It will cost a lot less to get the nation to go carbon free than to fix the financial mess, according to Al Gore.
The former vice president laid out a five-point plan to make America's electricity generation system "carbon-free" in 10 years in a New York Times opinion column on Sunday. The plan revolves around investing $400 billion in a "national smart grid" and projects to increase the efficiency of cars and buildings.
The plan could also help solve the country's economic crisis by creating "millions of new jobs that cannot be outsourced."
Gore's five-point plan echoes proposals he's made in the past (see Al Gore Sets Energy Goal) as well as the platform of Repower America, the public awareness campaign launched by the Alliance for Climate Protection, a group he founded to advocate for solutions to global warming.
The plan calls for:
- Large-scale federal incentives to build solar-thermal power plants in the Southwest, as well as wind farms stretching from Texas to North Dakota and advanced geothermal plants in parts of the country where that resource is available.
- A $400 billion investment over 10 years to create a "unified national smart grid" that could carry renewable power from the less-populated deserts and plains where it can be most efficiently produced to the country's cities, where power needs are greatest.
- Assistance for the nation's automakers – both the "Big Three" of Ford, General Motors and Chrysler, and startup companies – to convert the country's vehicle fleet to plug-in hybrid vehicles, which could ease demands for transportation fuels and the demands for electricity at peak demand times.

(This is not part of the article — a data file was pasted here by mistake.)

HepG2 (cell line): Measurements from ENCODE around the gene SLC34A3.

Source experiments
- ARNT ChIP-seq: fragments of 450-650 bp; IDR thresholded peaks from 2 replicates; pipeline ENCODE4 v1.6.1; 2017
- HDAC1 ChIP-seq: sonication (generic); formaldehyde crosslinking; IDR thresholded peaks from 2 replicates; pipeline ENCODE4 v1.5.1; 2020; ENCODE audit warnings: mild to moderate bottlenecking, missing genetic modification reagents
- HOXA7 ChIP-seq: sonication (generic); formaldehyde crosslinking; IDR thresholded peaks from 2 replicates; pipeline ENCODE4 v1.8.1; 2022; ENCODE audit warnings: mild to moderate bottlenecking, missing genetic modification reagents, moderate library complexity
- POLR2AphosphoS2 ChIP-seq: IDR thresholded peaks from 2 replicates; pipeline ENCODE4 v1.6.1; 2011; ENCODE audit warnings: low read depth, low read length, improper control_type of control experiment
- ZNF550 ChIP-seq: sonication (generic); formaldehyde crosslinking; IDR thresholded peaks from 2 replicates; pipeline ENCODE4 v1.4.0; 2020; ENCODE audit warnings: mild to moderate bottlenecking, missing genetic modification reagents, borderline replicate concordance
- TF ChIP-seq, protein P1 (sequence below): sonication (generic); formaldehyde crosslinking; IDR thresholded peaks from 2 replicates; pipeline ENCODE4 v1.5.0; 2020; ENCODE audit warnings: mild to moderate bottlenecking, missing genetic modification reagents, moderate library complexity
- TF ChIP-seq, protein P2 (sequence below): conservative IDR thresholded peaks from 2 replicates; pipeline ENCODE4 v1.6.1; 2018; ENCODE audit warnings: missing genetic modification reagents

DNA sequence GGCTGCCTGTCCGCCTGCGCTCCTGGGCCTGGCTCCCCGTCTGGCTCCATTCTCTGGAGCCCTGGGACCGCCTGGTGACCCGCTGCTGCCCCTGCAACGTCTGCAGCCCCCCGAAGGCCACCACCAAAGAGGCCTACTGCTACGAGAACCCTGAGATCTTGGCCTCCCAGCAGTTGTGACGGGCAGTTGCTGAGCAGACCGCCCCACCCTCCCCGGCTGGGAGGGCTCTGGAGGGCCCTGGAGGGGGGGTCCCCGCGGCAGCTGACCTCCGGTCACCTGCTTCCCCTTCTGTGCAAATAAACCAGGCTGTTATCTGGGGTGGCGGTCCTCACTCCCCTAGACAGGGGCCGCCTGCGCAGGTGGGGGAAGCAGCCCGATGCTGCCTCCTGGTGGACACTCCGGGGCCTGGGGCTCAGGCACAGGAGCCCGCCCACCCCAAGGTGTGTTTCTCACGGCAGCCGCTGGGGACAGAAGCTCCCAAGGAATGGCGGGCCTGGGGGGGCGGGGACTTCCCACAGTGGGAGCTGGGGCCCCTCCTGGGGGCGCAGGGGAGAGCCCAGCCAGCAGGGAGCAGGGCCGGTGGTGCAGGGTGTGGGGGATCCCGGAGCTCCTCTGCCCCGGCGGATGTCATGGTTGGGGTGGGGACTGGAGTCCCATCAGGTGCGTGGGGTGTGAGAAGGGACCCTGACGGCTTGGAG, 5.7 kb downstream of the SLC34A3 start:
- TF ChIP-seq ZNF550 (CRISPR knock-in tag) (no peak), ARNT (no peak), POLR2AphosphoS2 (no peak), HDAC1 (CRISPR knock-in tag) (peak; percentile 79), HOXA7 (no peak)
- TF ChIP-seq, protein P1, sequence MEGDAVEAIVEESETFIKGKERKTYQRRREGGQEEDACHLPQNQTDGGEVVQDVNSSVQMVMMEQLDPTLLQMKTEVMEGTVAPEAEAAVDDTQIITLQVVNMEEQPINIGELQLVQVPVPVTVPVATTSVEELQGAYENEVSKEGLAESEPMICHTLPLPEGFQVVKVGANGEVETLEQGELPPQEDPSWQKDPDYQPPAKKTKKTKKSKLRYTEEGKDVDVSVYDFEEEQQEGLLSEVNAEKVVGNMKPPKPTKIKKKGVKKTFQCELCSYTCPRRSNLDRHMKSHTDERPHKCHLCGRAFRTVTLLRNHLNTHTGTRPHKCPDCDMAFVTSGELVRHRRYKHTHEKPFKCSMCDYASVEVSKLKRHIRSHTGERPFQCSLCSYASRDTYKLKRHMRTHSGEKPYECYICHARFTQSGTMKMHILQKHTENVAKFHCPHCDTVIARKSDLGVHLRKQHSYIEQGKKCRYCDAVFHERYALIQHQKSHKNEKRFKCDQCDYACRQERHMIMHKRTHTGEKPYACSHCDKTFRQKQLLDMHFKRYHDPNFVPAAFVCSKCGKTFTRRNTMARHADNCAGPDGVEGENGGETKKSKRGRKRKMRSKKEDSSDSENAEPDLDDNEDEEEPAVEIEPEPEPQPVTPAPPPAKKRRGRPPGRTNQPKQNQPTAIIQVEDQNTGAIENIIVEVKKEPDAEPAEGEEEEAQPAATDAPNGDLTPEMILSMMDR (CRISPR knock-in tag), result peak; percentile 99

- A nationwide effort to retrofit buildings, which account for about 40 percent of the nation's carbon-dioxide emissions, with better insulation and energy-efficient windows and lighting, a move he said should be coupled with Congressional proposals to help homeowners hurt by the collapse of the housing market.
- A national program to put a price on carbon dioxide emissions and replace the global Kyoto treaty on greenhouse-gas emissions with a new accord that caps global emissions and encourages investment in emission reduction programs.
Gore has long called for a national carbon tax (see Al Gore Backs Carbon Tax and Al Gore: World Can't Afford 'Subprime Carbon'), and last year joined the venture capital firm Kleiner Perkins Caufield & Byers as a partner focused on investments to prevent climate change (see Al Gore Now Taking Elevator Pitches and Funding Roundup: Gore Gets More Green).
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